Disconnect and Reconnect: What You Learn When You Return Home

Disconnect and Reconnect: What You Learn When You Return Home

Brain Droppings from a Sitdown with Skyler Mueller
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Friday, July 31st, 2015

“My name is Skyler Mueller. I am a junior at Virginia Tech, and I am from Malvern, Pennsylvania, a small Philadelphia suburb on the Main Line. I have two loving parents, a[n] older brother, and I want to teach.”

“I would say I have spent no more than two weeks at home since I began my second semester in sophomore year.”

Skyler on College

  • Until I went to college, I think I enjoyed more peace in my life and thinking.
  • I truly believed upon entering college that I knew myself. I remember actually saying it to a couple of my hallmates, and not a few weeks later, I was spinning as my whole world went upside down. So I have learned to never assume I have discovered myself completely.
  • I was completely away from everyone who had fostered my beliefs, away from that safety. That is a quick and easy gut-check, to see what you really believe.
  • There is no growth without pain. Embracing pain or discomfort when it comes will help growth.
  • I hope to be the RA to my residents that my RA was to me. She was a companion through tough times, through inner turmoil, and also through times of happiness.
  • There are many times where you are teacher and a learner, just at the same time.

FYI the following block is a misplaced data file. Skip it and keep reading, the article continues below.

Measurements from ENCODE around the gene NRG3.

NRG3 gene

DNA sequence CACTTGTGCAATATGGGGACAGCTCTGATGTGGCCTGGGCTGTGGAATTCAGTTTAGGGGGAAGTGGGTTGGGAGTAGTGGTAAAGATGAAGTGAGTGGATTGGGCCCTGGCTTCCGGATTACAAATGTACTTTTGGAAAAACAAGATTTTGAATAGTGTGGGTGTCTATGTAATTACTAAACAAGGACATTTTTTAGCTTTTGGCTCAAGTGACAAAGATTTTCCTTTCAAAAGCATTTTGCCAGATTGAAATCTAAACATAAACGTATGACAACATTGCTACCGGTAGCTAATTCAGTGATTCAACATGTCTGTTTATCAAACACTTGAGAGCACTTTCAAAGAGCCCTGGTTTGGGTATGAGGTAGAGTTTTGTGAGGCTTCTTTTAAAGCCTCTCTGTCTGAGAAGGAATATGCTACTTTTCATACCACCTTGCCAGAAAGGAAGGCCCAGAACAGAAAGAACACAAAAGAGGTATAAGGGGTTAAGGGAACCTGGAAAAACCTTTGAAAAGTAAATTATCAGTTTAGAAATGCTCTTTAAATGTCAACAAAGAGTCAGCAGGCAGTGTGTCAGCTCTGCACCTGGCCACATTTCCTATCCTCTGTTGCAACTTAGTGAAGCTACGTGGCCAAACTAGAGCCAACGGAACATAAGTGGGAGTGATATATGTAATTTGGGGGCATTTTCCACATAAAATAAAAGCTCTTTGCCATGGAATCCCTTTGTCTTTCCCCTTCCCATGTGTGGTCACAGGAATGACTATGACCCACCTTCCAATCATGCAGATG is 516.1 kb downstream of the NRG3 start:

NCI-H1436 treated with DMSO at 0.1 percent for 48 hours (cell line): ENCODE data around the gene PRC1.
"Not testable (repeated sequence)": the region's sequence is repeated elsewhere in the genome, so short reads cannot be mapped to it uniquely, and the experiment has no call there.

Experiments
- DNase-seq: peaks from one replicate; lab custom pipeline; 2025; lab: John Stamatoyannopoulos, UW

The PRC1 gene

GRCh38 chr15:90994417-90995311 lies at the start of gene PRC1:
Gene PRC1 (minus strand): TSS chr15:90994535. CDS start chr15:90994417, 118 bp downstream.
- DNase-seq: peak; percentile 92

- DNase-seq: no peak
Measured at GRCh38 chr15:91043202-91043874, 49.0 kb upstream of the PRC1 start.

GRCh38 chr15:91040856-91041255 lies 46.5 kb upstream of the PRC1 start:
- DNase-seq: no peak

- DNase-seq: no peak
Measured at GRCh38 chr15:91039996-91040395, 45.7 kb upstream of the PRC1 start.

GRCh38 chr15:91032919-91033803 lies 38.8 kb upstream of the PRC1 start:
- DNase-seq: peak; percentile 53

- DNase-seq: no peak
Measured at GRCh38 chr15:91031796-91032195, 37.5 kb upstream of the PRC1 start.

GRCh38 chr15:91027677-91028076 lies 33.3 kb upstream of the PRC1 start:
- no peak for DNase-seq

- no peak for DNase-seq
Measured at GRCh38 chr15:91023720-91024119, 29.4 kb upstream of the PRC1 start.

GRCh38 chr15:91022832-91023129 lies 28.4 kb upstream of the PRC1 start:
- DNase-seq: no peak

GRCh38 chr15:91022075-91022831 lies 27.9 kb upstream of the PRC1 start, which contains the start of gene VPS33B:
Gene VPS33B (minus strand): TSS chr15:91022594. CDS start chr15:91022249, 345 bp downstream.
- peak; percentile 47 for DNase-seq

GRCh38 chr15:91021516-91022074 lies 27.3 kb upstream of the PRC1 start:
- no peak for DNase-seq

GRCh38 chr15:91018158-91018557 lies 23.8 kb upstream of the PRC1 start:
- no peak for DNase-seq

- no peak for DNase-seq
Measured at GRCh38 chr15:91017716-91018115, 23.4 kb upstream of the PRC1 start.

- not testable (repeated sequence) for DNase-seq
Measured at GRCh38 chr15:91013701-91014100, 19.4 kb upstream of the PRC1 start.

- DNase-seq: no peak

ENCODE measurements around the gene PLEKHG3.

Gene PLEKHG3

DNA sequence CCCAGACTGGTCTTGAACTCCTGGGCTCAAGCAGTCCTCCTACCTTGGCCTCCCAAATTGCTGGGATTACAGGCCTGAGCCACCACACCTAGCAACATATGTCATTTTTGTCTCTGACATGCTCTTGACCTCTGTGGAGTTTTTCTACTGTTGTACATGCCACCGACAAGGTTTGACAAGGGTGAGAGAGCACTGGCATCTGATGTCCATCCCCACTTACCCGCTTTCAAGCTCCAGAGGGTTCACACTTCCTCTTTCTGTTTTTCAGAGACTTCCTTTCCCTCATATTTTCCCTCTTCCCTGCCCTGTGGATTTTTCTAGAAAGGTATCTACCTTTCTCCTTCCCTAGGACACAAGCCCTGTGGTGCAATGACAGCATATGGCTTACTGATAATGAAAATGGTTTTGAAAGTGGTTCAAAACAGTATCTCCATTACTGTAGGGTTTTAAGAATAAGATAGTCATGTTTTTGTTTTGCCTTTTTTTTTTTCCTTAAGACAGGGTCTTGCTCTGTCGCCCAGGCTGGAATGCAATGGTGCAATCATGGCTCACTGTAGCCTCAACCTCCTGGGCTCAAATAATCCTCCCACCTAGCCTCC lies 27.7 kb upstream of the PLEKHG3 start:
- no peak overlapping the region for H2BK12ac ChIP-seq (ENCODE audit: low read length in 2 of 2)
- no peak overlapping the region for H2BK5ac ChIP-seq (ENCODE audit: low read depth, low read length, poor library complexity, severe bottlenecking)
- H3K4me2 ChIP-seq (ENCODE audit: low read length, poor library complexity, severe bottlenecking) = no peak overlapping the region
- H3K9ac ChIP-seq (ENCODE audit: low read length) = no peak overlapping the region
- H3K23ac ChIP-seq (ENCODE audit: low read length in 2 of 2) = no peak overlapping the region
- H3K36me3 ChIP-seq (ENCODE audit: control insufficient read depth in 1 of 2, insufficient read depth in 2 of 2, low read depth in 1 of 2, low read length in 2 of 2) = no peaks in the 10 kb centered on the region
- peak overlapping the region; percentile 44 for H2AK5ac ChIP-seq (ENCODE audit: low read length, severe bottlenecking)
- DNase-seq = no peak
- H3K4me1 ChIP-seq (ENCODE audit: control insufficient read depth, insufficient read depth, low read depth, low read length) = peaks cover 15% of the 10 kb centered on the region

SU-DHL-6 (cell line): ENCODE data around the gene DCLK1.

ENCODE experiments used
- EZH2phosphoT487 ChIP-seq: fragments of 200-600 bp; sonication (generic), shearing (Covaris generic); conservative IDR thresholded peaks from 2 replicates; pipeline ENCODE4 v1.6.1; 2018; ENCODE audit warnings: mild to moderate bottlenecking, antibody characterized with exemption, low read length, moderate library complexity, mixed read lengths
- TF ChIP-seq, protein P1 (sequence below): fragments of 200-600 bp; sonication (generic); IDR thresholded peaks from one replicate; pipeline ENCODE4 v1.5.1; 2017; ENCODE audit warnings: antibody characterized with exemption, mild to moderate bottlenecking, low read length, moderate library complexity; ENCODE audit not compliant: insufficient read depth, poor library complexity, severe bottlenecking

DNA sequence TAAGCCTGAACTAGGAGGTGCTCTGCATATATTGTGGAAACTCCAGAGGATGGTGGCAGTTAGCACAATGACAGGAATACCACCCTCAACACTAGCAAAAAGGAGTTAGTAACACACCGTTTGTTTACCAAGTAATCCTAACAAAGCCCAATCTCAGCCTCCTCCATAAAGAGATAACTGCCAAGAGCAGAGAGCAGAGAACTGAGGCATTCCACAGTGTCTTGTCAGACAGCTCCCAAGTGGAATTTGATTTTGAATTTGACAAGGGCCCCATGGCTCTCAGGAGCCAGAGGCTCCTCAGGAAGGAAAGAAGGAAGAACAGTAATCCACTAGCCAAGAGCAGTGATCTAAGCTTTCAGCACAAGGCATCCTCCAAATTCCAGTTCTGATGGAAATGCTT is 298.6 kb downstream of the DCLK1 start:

• I’m not usually someone who decorates my room, so people are like, “Oh, so you don’t have a personality?” So now I am trying to find things to decorate my room.

Skyler on Home

  • I went on a cross country road trip last summer – 10,000 miles all around the country, in a huge circle. And although I was very happy and fortunate to explore, and eager to explore and discover, throughout the trip I always wanted to be home. Not as in, “turn the car around, turn it around right now.” I always knew I wanted to finish my trip at home. The destination was home. I went through, and passed through and arrived at so many homes across this country, and that was what was so crazy to me. I passed by so many places that are home, like what I have been describing, for so many other people.
  • I’ve always had a strong affinity, a feeling of kinship around home. I feel very much myself. Someone could drive through my town, through those streets on a trip, and to them it is just another town, but I can’t see it in that way. The memories are in the air. To me there is so much more import surrounding this place. I see home as a reminder of my roots; the core of me.
  • Even though I am changing, and I could be very different from who I was however long ago, my home updates with me. Home has never felt outdated, so far in my life. It has felt like it has always been alongside me. Home has been a companion; but it has been more than that. It has been a lot of things.
  • Home is safety and comfort, but not complacency. I do not feel stagnant here. It is a safe place to grow. I can be challenged even in a place so familiar, and sometimes in the best ways.
  • When I come home, sometimes, it feels like it knows me better than I know myself, in the sense that I am learning about myself by just being home.
  • There is something about this location, this geography, that knows me, in some way.